Rameesa Jameel, a student at North South University, says, "Bioscope was, to my knowledge, the first completely local OTT platform. When I found out about it, it was just natural for me to check it out to offer support. I was interested in their adaptation of Satyajit Ray's fictional creation Feluda. Unfortunately, the adaptation didn't meet my expectations of quality content."
High school student Mahin Hossain, too, has queries about the quality. "I strongly feel like there's an opportunity for improvement in every corner. Most of the material I have come across felt recycled. It's the same conventional dramas with quite a lot of problematic aspects, like misogyny, toxic relationships," he says.
On the other hand, Sakib R Khan, Country Director for Hoichoi Technologies Bangladesh, speaks about what the platforms think fans want, "Thriller, crime drama and action-packed content is what the audience watches the most, with romantic comedies coming in at a close second."
Another probable reason for these platforms' slow rise to fame is the availability of pirated copies of content on YouTube or piracy websites.
Redoan Rony says, "Quality content that gains popularity is illegally released on YouTube. This is the kind of content that brings in consumers and revenue. It is truly unfortunate to see this happen given that creators spend a long time and a huge budget when making these films and series."
Tamjid Atul echoes the same sentiment, "We haven't been able to garner a significant following as of yet because unlike other countries, where web series and movies are regulated and unavailable on YouTube, a lot of content is leaked here. I strongly believe we can improve our viewership if we can regulate the content on YouTube."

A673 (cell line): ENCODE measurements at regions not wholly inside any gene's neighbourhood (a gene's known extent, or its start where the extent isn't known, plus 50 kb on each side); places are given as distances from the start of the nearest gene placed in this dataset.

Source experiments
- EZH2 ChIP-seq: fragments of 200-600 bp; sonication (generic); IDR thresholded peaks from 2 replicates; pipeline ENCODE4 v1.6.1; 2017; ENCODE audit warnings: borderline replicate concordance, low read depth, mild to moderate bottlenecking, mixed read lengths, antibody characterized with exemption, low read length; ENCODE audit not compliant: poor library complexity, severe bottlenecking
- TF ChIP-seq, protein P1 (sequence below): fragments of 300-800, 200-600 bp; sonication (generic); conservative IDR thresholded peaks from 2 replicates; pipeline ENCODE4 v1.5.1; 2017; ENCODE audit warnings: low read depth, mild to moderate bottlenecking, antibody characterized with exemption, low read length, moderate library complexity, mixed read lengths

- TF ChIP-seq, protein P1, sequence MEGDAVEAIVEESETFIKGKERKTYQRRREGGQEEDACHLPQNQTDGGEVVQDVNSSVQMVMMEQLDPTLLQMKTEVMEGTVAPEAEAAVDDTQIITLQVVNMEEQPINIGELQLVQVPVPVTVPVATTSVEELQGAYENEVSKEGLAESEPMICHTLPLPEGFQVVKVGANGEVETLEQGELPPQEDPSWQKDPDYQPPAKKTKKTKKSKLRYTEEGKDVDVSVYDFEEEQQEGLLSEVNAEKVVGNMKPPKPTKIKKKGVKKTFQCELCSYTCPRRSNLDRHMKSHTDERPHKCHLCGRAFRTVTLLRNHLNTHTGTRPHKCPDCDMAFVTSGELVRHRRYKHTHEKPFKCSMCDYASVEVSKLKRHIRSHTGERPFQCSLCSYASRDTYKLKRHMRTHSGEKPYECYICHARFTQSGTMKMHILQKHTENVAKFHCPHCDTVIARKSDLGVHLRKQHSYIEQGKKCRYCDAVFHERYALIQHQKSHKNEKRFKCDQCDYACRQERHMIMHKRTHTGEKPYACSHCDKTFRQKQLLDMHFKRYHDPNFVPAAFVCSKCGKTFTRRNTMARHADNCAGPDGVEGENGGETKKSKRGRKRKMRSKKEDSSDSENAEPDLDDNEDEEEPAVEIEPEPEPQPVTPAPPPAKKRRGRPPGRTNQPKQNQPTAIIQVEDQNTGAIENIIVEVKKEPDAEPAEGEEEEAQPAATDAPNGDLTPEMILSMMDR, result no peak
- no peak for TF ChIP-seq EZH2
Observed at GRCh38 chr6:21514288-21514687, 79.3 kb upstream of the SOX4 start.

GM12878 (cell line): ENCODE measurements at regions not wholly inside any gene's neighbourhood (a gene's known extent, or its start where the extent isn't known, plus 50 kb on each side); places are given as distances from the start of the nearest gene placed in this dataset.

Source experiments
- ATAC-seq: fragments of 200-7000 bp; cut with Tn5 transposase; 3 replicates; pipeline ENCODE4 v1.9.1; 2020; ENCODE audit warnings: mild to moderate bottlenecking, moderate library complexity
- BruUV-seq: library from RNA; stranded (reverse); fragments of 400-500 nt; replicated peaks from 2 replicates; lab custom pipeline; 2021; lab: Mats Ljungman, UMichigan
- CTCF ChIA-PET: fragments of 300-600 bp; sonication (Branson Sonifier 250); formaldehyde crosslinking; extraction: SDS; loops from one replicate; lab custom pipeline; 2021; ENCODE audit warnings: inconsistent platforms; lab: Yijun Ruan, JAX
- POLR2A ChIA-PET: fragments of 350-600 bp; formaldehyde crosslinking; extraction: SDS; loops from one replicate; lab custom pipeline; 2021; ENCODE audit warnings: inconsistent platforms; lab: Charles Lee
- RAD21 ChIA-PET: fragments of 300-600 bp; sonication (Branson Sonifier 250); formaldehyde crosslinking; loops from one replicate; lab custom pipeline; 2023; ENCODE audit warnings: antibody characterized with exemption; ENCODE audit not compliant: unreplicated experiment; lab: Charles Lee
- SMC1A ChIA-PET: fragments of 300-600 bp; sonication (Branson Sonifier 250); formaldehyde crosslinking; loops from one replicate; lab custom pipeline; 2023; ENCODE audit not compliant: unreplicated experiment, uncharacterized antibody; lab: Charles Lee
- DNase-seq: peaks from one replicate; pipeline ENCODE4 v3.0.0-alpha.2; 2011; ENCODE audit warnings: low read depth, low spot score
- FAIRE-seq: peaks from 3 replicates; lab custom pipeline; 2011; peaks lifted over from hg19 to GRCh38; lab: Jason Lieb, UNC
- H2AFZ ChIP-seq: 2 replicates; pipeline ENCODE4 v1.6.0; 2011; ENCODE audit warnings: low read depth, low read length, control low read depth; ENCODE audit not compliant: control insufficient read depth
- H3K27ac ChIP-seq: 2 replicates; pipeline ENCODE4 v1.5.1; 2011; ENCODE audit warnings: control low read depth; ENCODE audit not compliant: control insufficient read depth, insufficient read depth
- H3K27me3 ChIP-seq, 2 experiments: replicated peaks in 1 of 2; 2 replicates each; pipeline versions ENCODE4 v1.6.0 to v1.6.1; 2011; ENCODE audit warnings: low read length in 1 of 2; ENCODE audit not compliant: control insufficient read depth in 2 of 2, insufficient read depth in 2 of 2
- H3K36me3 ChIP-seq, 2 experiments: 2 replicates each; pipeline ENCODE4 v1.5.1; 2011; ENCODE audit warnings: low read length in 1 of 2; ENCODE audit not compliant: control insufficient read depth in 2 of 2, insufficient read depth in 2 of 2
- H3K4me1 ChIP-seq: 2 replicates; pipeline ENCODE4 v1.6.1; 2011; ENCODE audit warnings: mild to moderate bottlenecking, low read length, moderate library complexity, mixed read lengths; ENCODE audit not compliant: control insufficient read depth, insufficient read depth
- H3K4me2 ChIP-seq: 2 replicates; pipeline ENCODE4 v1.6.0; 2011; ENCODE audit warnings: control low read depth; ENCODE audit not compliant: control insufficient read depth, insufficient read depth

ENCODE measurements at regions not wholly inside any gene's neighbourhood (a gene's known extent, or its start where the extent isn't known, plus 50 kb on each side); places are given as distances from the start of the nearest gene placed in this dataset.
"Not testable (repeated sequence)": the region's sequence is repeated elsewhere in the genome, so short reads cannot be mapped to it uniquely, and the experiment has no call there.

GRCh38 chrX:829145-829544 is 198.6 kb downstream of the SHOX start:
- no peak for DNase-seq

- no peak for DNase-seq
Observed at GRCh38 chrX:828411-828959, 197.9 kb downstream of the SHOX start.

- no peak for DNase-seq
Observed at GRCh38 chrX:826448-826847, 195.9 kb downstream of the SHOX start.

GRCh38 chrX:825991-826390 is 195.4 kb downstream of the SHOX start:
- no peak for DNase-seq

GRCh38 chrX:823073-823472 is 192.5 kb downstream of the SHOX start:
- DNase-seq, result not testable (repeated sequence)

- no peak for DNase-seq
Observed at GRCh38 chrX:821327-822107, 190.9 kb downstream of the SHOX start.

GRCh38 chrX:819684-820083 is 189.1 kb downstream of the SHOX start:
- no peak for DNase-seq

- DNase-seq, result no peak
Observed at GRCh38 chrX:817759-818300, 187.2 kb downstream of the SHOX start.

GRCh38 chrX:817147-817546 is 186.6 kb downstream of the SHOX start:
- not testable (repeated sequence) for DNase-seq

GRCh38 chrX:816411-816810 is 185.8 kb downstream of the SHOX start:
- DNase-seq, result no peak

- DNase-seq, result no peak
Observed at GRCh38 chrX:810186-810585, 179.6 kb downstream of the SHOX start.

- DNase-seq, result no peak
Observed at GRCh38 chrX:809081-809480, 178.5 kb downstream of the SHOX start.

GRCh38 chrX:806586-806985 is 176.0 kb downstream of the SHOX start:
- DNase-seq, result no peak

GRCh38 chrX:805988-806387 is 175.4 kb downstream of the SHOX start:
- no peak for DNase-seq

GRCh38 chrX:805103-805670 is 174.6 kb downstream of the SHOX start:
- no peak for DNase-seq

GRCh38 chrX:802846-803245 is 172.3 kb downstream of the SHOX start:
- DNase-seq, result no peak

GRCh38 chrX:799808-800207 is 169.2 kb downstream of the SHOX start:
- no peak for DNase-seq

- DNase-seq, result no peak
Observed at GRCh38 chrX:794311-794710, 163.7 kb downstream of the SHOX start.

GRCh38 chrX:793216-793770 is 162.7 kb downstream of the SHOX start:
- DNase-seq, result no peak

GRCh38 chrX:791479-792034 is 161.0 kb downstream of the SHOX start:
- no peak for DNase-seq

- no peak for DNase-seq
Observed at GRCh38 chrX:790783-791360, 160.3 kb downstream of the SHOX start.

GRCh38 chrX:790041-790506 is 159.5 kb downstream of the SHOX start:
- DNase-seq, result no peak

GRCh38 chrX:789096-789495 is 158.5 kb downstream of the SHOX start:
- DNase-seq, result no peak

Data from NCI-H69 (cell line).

Moreover, the range of content offered by foreign platforms is unparalleled. For instance, Netflix has a vast catalogue that includes something for everyone: originals, anime, K-drama, telenovelas, TV series, movies, and more. These platforms offer content spanning different genres, cultures, and languages. Given the limited resources available to Bangladeshi entrepreneurs and content creators, it is not possible, at least not at the moment, to catch up to the larger platforms. Improvements in the content are certainly possible through larger budgets and bigger technological aid. Nonetheless, true advancement will only be possible if consumers stream their content, giving them that fighting chance.